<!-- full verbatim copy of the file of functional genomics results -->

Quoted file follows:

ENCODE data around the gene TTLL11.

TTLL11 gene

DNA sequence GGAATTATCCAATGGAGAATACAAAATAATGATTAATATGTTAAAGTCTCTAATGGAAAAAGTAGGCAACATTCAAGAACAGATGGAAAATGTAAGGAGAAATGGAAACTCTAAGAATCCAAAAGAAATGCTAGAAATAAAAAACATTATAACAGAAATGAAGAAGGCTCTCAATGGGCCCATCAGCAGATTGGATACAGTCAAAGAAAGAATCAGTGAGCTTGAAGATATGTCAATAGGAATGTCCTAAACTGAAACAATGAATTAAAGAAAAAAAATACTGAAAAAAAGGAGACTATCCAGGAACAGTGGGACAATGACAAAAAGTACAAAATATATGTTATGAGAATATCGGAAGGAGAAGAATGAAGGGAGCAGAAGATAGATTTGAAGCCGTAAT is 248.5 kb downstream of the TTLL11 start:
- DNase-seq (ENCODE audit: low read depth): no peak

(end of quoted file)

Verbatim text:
ENCODE data around the gene TTLL11.

TTLL11 gene

DNA sequence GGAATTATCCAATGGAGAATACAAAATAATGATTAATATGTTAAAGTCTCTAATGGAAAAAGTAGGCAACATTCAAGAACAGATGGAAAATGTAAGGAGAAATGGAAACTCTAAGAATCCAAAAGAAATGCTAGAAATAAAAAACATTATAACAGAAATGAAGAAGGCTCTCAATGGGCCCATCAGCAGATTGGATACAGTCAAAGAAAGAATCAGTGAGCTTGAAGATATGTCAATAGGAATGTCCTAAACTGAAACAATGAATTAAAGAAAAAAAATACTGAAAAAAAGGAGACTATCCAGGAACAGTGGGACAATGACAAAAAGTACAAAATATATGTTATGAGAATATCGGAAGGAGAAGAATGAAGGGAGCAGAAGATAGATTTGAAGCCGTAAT is 248.5 kb downstream of the TTLL11 start:
- DNase-seq (ENCODE audit: low read depth): no peak